From blades to bags – how one Hull firm is helping enhance offshore wind’s green credentials

Recycling specialist MyGroup’s expansion into textile repurposing has seen an exemplar project landed on the doorstep with global giant Siemens Gamesa.

The Hull firm specialises in plastics, but has now developed a solution for the upcycling of hard-wearing poly-blend materials used to protect the blades during storage and transportation.

It comes as the focus turns to end-of-life options for a maturing industry that has found a home on the Humber – with completely recyclable components sought. Blades are being brought forward, while Saltend could provide the processes that see precious metals recovered in further inward investment.

Read more: Hull recycler launches beach waste Christmas tree for carbon-conscious corporate market

MyGroup, which is playing a major role in handling the huge volumes of waste PPE generated in the pandemic – working with high street stores – is expanding its focus on creating viable upcycling routes for textiles.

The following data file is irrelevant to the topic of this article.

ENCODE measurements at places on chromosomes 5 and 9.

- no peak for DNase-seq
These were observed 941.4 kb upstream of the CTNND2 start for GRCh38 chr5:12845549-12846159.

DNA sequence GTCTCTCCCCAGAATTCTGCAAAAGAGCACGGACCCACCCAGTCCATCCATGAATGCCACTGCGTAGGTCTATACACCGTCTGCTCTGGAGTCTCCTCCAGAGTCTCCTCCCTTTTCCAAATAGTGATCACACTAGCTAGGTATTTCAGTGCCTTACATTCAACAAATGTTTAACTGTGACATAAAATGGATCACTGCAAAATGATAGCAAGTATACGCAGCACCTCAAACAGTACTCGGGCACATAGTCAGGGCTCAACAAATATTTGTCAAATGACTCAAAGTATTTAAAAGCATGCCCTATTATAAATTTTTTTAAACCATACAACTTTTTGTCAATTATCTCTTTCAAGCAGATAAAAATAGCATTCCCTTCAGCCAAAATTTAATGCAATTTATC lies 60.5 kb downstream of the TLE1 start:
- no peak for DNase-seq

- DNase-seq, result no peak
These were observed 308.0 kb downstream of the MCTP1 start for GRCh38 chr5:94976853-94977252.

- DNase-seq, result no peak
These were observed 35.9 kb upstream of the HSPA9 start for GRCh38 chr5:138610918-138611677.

A dedicated textile team has been formed at the Stoneferry Road site, deconstructed the material, creating work and tool bags for staff members at the expanding plant.

Katie Robinson, textile technician at MyGroup, said, “The Siemens Turbine bag is a great example of our solutions – a complex, poly-based material built to last, yet when it’s retired from its original purpose, what’s next?

“We decided this material would be perfect as a tool bag because of its durability. Using in-house processes and craftsmanship, we came up with a solution to divert this material away from incineration or landfill. There really is no such thing as non-recyclable for us. Everything has another purpose. It’s our job to find and realise that purpose.”

Materials are received at the MyGroup processing plant off Stoneferry Road in Hull. (Image: MyGroup) Sewing the seeds of upcycling success: A member of the textiles team at work. (Image: MyGroup)

The design creates a circular solution for the material.

“The challenge we face with any kind of textile recycling is enormous. But hardwearing textiles designed for industrial projects are increasingly hard-to-repurpose,” Katie added. “It’s reported that 95 per cent of textiles have the potential to be recycled, yet currently less than 15 per cent is being recycled effectively.”

Plans are in place to continue experimenting with the “tricky” poly-blend textiles to create more items, such as duffel bags, tipis and shelters.

The long-term aim is to create more viable streams to divert complex poly-based textiles from landfills.

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